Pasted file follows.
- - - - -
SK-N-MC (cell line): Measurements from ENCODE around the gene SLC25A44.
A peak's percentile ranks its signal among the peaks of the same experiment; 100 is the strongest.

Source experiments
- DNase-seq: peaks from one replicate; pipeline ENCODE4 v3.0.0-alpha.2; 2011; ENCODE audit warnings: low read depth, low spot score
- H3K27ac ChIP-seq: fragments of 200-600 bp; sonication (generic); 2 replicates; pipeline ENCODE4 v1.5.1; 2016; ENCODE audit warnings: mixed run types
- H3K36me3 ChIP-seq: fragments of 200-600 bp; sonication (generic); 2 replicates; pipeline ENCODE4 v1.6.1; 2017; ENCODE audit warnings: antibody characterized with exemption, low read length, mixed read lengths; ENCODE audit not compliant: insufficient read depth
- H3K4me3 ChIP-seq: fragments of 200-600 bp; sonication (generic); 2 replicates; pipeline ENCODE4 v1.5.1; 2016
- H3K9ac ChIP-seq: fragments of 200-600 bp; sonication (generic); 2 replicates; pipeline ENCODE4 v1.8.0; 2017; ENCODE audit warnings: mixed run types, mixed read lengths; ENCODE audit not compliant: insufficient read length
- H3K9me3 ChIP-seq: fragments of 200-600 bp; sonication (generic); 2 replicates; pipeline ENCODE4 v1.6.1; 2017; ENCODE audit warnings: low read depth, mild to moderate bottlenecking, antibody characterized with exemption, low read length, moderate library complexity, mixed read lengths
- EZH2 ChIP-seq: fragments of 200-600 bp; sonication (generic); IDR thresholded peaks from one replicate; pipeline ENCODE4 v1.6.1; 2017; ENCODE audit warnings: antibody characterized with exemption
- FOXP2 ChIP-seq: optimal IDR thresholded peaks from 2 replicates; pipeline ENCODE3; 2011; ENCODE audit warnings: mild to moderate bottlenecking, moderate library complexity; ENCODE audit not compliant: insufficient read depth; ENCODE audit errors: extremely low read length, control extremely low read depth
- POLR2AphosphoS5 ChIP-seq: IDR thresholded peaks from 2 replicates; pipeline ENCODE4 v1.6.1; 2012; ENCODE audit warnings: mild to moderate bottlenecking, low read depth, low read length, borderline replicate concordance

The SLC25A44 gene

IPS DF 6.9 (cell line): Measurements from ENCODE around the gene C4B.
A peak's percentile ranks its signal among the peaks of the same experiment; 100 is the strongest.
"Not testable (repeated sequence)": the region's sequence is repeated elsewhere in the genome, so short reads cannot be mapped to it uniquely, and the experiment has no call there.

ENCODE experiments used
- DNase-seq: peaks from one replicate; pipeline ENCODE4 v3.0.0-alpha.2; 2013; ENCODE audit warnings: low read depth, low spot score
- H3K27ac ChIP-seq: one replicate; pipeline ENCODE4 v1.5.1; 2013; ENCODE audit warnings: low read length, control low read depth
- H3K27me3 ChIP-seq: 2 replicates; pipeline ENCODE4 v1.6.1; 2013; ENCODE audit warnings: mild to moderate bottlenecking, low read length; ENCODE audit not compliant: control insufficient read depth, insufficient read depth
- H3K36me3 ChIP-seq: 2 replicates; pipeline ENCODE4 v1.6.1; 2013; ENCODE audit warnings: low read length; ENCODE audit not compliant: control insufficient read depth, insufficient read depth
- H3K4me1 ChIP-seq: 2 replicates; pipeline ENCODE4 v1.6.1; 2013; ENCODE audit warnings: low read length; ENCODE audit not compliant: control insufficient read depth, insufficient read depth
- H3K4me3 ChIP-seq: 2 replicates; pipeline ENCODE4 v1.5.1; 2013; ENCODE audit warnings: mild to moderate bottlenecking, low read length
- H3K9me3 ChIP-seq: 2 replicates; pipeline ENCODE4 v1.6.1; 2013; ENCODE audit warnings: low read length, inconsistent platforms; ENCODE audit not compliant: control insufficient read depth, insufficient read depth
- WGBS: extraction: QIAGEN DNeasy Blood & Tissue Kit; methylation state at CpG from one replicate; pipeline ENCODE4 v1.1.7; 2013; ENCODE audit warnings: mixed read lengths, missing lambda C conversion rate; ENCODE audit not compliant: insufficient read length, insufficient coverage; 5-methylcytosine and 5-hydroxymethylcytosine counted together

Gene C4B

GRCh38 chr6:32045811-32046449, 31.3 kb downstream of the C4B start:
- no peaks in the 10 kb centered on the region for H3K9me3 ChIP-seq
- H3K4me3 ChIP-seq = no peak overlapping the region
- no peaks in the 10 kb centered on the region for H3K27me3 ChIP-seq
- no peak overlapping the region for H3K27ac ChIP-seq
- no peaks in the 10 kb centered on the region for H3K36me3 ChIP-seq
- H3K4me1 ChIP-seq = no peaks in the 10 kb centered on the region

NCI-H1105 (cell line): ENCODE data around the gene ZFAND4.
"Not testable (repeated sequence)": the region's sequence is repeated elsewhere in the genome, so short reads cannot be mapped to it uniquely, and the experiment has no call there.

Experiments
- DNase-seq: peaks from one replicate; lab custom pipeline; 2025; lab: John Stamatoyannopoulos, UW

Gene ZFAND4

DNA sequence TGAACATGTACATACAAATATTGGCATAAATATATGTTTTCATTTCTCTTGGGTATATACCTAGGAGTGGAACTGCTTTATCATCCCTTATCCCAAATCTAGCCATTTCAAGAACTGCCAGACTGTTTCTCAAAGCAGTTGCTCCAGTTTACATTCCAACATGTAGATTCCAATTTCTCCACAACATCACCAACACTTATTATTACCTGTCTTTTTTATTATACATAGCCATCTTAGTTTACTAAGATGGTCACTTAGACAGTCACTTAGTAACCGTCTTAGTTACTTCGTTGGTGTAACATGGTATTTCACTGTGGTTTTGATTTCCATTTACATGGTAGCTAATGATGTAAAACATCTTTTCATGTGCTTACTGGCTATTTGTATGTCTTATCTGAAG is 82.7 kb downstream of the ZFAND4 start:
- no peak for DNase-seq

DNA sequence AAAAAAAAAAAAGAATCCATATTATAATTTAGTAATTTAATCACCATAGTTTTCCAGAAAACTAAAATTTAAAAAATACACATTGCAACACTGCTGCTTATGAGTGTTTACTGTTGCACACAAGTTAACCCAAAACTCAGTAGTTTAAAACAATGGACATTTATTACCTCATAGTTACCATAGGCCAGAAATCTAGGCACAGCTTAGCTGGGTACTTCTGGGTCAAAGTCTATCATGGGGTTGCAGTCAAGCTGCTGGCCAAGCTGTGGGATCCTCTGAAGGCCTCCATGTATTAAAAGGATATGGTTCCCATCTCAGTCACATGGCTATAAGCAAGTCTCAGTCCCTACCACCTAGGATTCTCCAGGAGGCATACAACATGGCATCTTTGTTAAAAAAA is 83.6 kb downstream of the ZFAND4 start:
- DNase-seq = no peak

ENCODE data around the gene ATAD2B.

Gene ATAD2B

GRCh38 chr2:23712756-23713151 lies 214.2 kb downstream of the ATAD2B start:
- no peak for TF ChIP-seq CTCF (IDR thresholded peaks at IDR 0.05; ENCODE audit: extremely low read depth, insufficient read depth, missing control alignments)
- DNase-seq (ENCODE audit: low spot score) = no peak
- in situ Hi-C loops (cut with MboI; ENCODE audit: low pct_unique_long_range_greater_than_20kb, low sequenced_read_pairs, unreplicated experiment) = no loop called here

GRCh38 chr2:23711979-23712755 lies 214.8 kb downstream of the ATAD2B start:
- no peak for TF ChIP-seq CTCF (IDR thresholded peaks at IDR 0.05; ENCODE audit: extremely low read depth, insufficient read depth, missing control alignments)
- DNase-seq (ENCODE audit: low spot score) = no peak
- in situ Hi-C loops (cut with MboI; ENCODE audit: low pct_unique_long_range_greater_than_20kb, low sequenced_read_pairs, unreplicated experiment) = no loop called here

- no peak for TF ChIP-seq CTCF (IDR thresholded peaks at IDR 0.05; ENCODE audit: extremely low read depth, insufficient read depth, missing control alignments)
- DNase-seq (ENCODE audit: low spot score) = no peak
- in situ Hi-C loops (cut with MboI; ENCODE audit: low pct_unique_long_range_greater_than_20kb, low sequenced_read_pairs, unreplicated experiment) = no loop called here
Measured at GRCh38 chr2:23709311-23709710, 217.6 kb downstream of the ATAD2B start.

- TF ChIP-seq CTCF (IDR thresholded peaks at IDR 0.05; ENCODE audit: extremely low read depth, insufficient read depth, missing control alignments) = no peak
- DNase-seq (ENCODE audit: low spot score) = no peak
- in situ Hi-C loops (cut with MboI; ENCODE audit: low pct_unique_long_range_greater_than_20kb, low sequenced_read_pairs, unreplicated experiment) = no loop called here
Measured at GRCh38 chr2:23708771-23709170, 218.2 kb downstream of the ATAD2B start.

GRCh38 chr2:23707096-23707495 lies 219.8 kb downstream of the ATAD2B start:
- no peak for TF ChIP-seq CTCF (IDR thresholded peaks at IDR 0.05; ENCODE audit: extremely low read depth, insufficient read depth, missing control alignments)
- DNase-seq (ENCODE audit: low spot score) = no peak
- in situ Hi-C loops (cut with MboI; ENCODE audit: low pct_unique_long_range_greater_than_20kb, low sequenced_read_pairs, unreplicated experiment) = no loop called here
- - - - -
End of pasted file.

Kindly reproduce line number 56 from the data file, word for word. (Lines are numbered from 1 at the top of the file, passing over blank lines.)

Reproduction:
Measured at GRCh38 chr2:23709311-23709710, 217.6 kb downstream of the ATAD2B start.